Maybe if I lived in Poland or came from Poland I'd have a different view. Obviously the Poles had had enough of them. The Polish economy has been growing rapidly, but possibly the government still was not doing enough to ensure that the growth was sustainable long-term and the people voted accordingly. Or maybe the Poles were tired of being bludgeoned by the European political and media elite who thought the Twins "strident, xenophobic" nationalists.

Regardless, we now have a new Polish PM, Donald Tusk, who is more amenable to the federal project. At least, his name will be easy to spell and pronounce.

Monday, October 22, 2007

Thin-skinned owners

I can't believe that the owners of Sheffield Wednesday are preparing to sue some of their own fans for libel because some of the fans may have gone overboard when they vented their frustrations on an internet chat site.

Of course, the first step was for the owners to find out who these posters were. Last week a judge ordered that
three fans whose postings might "reasonably be understood to allege greed, selfishness, untrustworthiness and dishonest behaviour", should be unmasked.
I don't know what, precisely, these guys wrote about their club's owners, etc., but this shocks me. Although I'm a cautious person even I would occasionally let loose when particularly frustrated by the Mets. And I wouldn't have a leg to stand on if Yankees' owner George Steinbrenner ever decided to come after me.

Sports are all about hyperbole, no? Fans overstate the importance of the results in their lives and make ridiculously exaggerated claims - for better or worse - about the teams they "marry". It's a 100% emotional relationship; reason never enters into it. Are we all now supposed to only speak in legalese when talking about our team?

Look, I know posting on the internet is not the same as talking in a bar, but anyone who reads a blog or message board run by and for a team's fans knows that many of the posters are posting in that semi-sober, barely literate state that fans often find themselves in after a game. People do get carried away, but I would bet Wednesday's fans would be happy if the chairman, chief executive and five directors who are filing suit would simply let it go and tell the fans that they too are frustrated, but they do want to win.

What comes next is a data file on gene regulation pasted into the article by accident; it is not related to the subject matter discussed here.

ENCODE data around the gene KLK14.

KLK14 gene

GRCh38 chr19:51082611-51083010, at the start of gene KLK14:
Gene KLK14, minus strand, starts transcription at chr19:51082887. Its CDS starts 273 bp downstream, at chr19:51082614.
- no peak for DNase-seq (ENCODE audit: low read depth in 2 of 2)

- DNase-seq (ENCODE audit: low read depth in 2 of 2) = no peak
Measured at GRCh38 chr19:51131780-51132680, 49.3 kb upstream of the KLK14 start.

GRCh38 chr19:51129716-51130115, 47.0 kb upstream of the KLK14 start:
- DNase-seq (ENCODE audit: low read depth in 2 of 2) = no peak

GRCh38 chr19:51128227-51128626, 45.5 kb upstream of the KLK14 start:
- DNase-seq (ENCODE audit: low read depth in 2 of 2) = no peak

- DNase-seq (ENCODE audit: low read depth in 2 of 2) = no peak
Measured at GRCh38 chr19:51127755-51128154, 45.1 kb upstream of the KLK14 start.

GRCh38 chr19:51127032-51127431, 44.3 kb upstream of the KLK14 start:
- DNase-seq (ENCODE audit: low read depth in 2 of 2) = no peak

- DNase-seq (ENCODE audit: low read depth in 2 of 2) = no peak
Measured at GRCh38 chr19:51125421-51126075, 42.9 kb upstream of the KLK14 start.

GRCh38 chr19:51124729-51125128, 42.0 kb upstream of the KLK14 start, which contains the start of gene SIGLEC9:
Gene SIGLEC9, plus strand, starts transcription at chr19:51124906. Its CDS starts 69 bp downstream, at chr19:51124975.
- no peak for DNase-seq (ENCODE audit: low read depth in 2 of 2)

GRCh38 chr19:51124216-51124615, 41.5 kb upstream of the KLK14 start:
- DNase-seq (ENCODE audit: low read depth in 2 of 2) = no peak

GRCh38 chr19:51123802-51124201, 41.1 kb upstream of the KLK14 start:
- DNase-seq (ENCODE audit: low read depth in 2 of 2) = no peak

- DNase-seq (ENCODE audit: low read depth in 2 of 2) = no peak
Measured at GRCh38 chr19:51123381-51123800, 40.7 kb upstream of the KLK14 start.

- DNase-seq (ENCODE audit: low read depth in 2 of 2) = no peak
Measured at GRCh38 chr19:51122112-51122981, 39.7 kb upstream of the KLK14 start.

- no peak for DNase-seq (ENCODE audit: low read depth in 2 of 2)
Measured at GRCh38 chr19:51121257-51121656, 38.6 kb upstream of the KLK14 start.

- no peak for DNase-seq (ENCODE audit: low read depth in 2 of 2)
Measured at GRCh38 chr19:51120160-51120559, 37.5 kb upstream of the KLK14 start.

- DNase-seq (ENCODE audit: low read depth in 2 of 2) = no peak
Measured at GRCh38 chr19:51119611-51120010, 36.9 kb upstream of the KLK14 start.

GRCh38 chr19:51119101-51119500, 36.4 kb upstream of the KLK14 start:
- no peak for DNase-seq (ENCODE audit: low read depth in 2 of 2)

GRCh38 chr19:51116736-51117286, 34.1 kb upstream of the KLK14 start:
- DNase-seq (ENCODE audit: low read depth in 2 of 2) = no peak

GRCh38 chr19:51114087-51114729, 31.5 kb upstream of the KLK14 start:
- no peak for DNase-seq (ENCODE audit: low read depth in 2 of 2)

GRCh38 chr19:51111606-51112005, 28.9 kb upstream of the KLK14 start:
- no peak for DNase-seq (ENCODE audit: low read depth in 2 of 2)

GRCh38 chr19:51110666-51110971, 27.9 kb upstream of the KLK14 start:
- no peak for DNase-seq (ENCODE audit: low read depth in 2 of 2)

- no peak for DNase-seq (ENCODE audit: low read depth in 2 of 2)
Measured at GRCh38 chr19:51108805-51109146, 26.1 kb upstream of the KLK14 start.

Like I said, fans aren't reasonable, but they can be somewhat appeased if they know that those in charge of their team are suffering, truly suffering. They don't really mean any harm, but they're in agony and they're yelling at the doctor, the only one who can help them with their suffering. That's the owner and being thick-skinned is a prerequisite.

Saturday, October 20, 2007

Calling the Lord Mayor of Belfast

Columbia High School students are looking for at least 1,198 people to take part in a Guinness Book of Records attempt at the world's largest game of leap frog ever tomorrow. I would imagine that a leap-frogger of the Lord Mayor's experience would love to be part of such an event.

Thursday, October 18, 2007

Milk is a natural!

Now this is just too much. The British government wants people to switch to UHT milk - you know, that undrinkable junk that they serve you in those little 'creamers' - to help save the planet.

Possibly the the greatest pleasure to living in Ireland is the full fat milk is simply without equal on this planet. I drink milk, take it in my coffee/tea and put it on my corn flakes. I know my milk and I've never had anything near as good as the milk we get here. I don't even much care for the full fat milk in Britain or America. The very idea of drinking UHT milk is just OUT!

And, if I won't drink it then neither will the children. I guess I should just give them, what? Goat's milk? That'll be the day. Maybe the government wants me to put coke on their corn flakes.

If the environmental do-gooders have their way, we'll soon be spending our winter evenings sitting in light that's no good for reading, drinking tea or milk that's neither fit for man nor beast, freezing our tails off. And people wonder why the average voter rejects the 'green agenda'.

Wednesday, October 17, 2007

PBS showed the Catalpa episode

I'm nearly sure that this program that aired on PBS in May 2006 is the same short film on the Catalpa Rescue that was on Hidden History last week. I just hope it turns up on the History Channel some day.

Turkish genocide

Without making much effort to learn anything on my own I've simply believed that the Armenians were the victims of genocide. I can't remember how I first heard about it or where that view came from, probably a high school history teacher. Wherever that opinion came from I've never read or heard anything to counter my perception of what happened in 1915.

So, last week when a House Foreign Affairs Committee voted to condemn the mass killings as genocide I figured it was about time. But, why now? Does the US really want to annoy Turkey right now?